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Manipulating the topological interface using molecular adsorbates

The need of smaller, faster, and less energy demanding electronic components for tomorrow computer and smart devices is calling for new paradigms in information technology. Among them, spintronics today seems the closest to massive production. In spintronics information is brought no more by the electrical charge of the electrons as in usual semiconductor electronics, but from their spin degree of freedom. Two main features characterize a spintronics system: the first one is the spin coherence length, that is the distance an electron can travel in a solid before losing its spin-information, and the second one is the spin relaxation time, that is a measure of how long an electron can retain its spin state. Today’s fundamental research is devoted in finding new materials exhibiting long coherence length and/or relaxation time, and interfaces capable of exploiting this two fundamental characteristic.
In this experiment we proposed a fundamental study on the electronic structure of a prototypical Cobalt Phthalocyanine (CoPc)/Bi2Se3 interface. The two components of the interface show on the organic side the typical long relaxation time of metalorganic complexes, while, on the other side, the topological insulator can provide long coherence length thanks to its topologically protected spin-resolved surface state (TSS). Electrons occupying this state can, in fact, travel just in one direction, according to their spin state, while phenomena of scattering are allowed only in presence of magnetic impurities capable of changing the spin direction.
In Figure 1 an overview of the experimental data acquired at the APE beamline is presented: increasing the CoPc coverage results at first in a general blurring of the Bi2Se3 electronic structure due to the increasing scattering. When coverage approaches one monolayer some non-dispersing features appear: these correspond to the highly localized molecular states of CoPc.
Focusing our attention on the TSS of Bi2Se3, we can see in figure 2a-b that the deposition of the organic overlayer actually perturbs their presence at the interface: moving from 0.73 monolayer (ML) to 1 ML of CoPc/Bi2Se3 they disappear from the surface band dispersion. In fact, while the bulk valence band (white dashed line) and the bulk conduction band (black dashed line) are still visible, there is no more evidence of the presence of the TSS (yellow line). This is an unexpected result, since TSS are protected by time reversal symmetry, meaning that just the presence of magnetic impurities can perturb them, opening a gap in correspondence of the Dirac point. However, no signs of gap opening are present, and, consequently, the topological protection still holds.

Figure 1. Overview of the modification induced by CoPc on the electronic structure of Bi2Se3 at various coverage. From left to right: pristine surface, 0.66 ML CoPc/Bi2Se3, 0.73 ML CoPc/Bi2Se3, 1.05 ML CoPc/Bi2Se3.

If TSS are no more at the interface, but their protection is not perturbed, it means that we should be able to find them in the subsurface region. Figure 2c shows in fact that repeating the same experiment, but using a lower photon energy (6 eV instead of 55 eV as in all other images), so having a higher penetration depth, we were able to retrieve their presence.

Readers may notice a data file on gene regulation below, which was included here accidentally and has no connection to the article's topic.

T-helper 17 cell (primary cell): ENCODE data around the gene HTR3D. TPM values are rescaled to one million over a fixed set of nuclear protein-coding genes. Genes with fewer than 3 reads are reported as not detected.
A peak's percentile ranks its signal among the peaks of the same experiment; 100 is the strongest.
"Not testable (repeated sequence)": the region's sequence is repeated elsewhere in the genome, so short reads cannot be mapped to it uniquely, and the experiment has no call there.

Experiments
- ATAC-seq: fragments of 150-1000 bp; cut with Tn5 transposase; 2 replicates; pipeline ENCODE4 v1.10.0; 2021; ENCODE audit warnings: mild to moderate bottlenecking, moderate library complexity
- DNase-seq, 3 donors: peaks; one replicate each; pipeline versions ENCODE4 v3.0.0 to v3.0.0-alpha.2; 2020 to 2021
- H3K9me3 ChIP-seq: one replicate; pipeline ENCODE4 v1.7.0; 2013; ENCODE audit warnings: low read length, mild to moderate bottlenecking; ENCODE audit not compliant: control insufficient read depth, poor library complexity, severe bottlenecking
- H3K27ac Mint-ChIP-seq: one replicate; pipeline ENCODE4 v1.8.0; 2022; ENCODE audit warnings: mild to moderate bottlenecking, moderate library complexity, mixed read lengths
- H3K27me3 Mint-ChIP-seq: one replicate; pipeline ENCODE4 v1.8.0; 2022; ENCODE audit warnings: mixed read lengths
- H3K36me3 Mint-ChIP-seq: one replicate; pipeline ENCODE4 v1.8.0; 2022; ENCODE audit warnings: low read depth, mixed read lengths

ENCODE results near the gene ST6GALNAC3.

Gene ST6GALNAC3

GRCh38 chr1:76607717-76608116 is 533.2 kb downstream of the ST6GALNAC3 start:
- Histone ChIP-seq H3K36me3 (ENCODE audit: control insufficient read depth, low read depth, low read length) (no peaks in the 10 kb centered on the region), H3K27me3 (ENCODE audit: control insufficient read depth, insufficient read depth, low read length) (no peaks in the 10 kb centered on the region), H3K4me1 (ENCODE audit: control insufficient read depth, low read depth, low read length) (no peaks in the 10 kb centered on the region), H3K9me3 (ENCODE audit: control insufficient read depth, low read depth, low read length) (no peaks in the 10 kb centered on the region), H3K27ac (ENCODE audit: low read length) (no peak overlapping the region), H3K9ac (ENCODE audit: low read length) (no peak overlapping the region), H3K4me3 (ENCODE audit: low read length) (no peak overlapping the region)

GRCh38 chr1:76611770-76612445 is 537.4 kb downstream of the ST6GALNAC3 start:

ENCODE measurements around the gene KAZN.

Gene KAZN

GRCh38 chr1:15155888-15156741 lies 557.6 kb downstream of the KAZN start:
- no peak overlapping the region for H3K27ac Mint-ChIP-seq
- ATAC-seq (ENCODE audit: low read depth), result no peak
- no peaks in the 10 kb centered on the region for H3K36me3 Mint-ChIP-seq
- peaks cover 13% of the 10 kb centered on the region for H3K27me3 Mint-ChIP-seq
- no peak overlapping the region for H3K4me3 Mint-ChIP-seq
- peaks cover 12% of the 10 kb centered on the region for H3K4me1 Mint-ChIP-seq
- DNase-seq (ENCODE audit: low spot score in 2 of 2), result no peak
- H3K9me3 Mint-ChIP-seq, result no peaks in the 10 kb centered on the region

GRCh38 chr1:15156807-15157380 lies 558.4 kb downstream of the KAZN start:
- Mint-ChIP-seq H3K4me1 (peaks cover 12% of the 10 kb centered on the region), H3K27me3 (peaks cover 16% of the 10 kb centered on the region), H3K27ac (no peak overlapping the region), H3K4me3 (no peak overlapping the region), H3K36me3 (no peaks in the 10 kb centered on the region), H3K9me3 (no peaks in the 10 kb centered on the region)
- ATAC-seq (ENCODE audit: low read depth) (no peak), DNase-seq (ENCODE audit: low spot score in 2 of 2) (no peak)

Figure 2. Comparison between 0.73 ML CoPc/ Bi2Se3 (a) and 1 ML CoPc/ Bi2Se3 (b) acquired with 55 eV photons, and 1 ML CoPc/ Bi2Se3 with 6 eV photons (c).

This experiment shows for the first time that TSS, even if protected by time reversal symmetry, are not completely insensitive to adsorbates. Special care has to be paid to this aspect in the design of future interface involving topological insulators.
 



This research was conducted by the following research team:

Marco Caputo1, Lama Khalil1, Evangelos Papalazarou1, Marino Marsi1, Mirko Panighel2, Aitor Mugarza2, Simone Lisi3, Giovanni Di Santo4, Andrea Goldoni4, Andrzej Hruban5, Marcin Konczykowski6, Luca Perfetti6, Lia Krusin Elbaum7,Ziya Aliev8, Mahammad Babanly8,Mikhail Otrokov9, Evgueni Chulkov9, Andres Arnau9, Antonio Politano10, Vera Marinova11,Pranab Das12, Jun Fujii12, Ivana Vobornik12
 
1 Laboratoire de Physique des Solides, CNRS, Universitè Paris-Sud, Université Paris-Saclay, France
2 Catalan Institute of Nanoscience and Nanotechnology (ICN2), CSIC and The Barcelona Institute of Science and Technology, Bellaterra, Barcelona, Spain
3 Dipartimento di Fisica, Università di Roma La Sapienza, Roma, Italy
4 Laboratory Micro & Nano-Carbon, Elettra - Sincrotrone Trieste, Trieste, Italy
5 Institute of Electronic Materials Technology, Warsaw, Poland
6 Laboratoire des Solides Irradiés, Ecole Polytechnique, CNRS, CEA, Université Paris-Saclay, Palaiseau Cedex, France
7 Department of Physics, The City College of New York, CUNY, New York, New York, United States
8 Institute of Catalysis and Inorganic Chemistry, Institute of Physics, Azerbaijan National Academy of Sciences, Baku, Azerbaijan
9 Donostia International Physics Center, Donostia-San Sebastian, Spain
10 Department of Physics, University of Calabria, Rende (CS), Italy
11 Institute of Optical Materials and Technologies, Sofia, Bulgaria
12 Istituto Officina dei Materiali (IOM)-CNR, Laboratorio TASC, Trieste, Italy




Contact person:

Ivana Vobornik, email: vobornik@iom.cnr.it

 

Reference

M. Caputo, M. Panighel, S. Lisi, L. Khalil, G. Di Santo, E. Papalazarou, A. Hruban, M. Konczykowski, L. Krusin-Elbaum, Z. S. Aliev, M. B. Babanly, M. M. Otrokov, A. Politano, E. V. Chulkov, A. Arnau, V. Marinova, P. K. Das, J. Fujii, I. Vobornik, L. Perfetti, A. Mugarza, A. Goldoni, and M. Marsi “Manipulating the Topological Interface by Molecular Adsorbates: Adsorption of Co-Phthalocyanine on Bi2Se3Nano Letters 16, 3409 (2016), DOI:10.1021/acs.nanolett.5b02635

 

 
Last Updated on Wednesday, 25 January 2017 08:50